Oodles of Random

Gearing up to start posting new Women Worth Knowing profiles soon.  I have a backlog to work through.  Not a bad problem to have!  If you know a Woman Worth Knowing, though, drop me a note so we can get her spotlight started.

And my thought for the day…go crazy with kindness!  If you want a Dalek Lama shirt/bag/whatever, contact me.

On a completely different topic, I will share the best banking advice I have.

The number one tip I can give is this:  Use a check register to keep track of your balances.

You cannot rely on the balance you pull from the ATM, online banking, or even the teller at the bank.  Why?  Because none of those can see pending transactions that have not yet posted.  You’d think that all Point of Sale systems would be real-time now, but they aren’t, and that can get you into trouble if you’re not careful.

When you make a purchase with your check card, the bank doesn’t automatically know it.  That all depends on the merchant services the business is running, how they turn in their receipts, and how they receive payments from banks.  You could make a purchase at JimBob’s Hardware on May 15, and JimBob might not turn in his receipts for payment until May 23*.

Between May 15 and May 23, you might be spending money based on what the ATM tells you is your available balance, thinking that because you spent $300 at JimBob’s on May 15, the balance you see includes what you paid for those fancy doorknobs.  But, it doesn’t.  Then, on May 23, JimBob turns in his receipts and BLAM!  You are in overdraft, and you owe $35 for every returned item, and possibly more in negative account fees.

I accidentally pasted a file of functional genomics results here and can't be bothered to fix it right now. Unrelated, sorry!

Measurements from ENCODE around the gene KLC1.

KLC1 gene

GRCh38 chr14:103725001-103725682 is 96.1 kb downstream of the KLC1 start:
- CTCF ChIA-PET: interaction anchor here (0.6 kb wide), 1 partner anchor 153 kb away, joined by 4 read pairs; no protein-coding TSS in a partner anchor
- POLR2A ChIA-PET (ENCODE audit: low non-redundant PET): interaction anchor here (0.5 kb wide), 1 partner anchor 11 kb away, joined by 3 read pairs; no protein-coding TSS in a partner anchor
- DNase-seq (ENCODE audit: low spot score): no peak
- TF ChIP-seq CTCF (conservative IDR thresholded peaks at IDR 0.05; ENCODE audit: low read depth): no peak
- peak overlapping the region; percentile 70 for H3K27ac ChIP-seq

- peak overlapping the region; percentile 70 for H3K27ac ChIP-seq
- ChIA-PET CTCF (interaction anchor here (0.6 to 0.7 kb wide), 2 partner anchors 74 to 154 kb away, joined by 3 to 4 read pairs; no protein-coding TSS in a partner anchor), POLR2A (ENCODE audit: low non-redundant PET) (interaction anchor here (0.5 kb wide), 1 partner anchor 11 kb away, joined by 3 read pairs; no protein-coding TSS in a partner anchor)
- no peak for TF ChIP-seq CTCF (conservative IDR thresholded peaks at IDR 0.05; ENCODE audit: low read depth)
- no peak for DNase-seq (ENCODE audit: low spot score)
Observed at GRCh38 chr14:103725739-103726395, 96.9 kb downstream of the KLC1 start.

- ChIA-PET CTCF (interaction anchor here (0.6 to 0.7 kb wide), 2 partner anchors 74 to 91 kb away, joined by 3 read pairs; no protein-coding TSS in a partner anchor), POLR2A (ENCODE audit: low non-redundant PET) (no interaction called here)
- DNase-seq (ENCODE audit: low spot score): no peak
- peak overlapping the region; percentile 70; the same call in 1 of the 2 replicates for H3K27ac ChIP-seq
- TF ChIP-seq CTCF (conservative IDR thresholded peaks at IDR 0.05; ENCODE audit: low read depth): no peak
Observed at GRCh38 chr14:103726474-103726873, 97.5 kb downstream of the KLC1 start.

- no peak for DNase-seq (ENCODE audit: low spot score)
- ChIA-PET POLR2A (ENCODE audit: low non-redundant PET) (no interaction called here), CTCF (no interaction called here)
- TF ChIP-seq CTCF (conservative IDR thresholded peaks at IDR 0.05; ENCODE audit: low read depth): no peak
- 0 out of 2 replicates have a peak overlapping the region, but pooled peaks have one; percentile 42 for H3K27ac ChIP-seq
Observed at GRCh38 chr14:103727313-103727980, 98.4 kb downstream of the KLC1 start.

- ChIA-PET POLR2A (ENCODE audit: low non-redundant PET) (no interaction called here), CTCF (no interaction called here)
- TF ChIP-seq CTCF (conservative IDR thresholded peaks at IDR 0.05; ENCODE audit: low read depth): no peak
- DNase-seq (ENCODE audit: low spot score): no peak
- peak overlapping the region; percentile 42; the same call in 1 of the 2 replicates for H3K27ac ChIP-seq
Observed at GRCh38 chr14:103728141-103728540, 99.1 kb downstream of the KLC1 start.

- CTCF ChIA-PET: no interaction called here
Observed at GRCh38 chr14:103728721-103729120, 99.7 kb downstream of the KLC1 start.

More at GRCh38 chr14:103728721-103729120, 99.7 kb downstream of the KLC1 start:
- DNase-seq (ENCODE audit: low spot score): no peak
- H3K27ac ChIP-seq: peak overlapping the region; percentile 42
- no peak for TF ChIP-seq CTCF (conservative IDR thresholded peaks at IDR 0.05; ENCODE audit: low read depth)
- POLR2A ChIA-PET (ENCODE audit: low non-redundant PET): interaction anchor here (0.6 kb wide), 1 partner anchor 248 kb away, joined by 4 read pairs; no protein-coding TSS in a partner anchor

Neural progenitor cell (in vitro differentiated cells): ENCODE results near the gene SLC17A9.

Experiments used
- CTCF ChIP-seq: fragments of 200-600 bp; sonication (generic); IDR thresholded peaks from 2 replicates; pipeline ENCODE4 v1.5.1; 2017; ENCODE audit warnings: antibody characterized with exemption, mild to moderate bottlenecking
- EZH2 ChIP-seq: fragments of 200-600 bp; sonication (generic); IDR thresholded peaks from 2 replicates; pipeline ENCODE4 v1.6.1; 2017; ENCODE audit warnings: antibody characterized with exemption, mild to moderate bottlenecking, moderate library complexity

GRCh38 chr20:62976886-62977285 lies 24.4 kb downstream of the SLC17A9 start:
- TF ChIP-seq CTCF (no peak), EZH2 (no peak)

You would probably notice a $300 difference, but those $8, $3, $16 transactions will sneak up on you.  A check register is the only way to go, even if that check register is just a piece of scrap paper in your wallet.

Something else to know is how  your bank processes transactions.  For example, my bank processes all deposits first, then processes debits based on date/time, and if no date/time is available, then by amount, lowest to highest.  This is healthier for the customer because if you have $300 in the bank, and you have 4 transactions of $100, $50, $50, and $200, assuming these transactions don’t have date/time stamps, you’ll only get hit with one fee instead of two.

Find out how your deposits are credited, too.

  • Cash deposits should net you immediate credit.
  • Same bank deposits should net you credit on that business date.
  • Outside bank deposits will be subject to collection availability, but should generally net you credit by the next business date.

Same bank deposits should cover any transactions you make on the same day, but won’t guarantee coverage for transactions you made the day before.  That’s the difference between immediate and same day credit.  Immediate credit covers everything that will hit the account that day.  Same day credit covers most everything, but there can be gaps.

A business day is a working day.  Monday through Friday are business days.  Saturday and Sunday are not.  If you bank on a Saturday, you are actually banking on Monday’s business day.

And for the love of pete, don’t yell at tellers.  Maybe that’s my best advice.  Tellers have a very strict set of rules and regulations to follow, and there are swift, severe consequences for failing to meet them.  So, unless you are willing to hire that teller once he/she is fired for breaking the rules to accommodate you, don’t yell at them.

*Obviously this is hypothetical.  It is far likelier that JimBob will cash out sooner than that.

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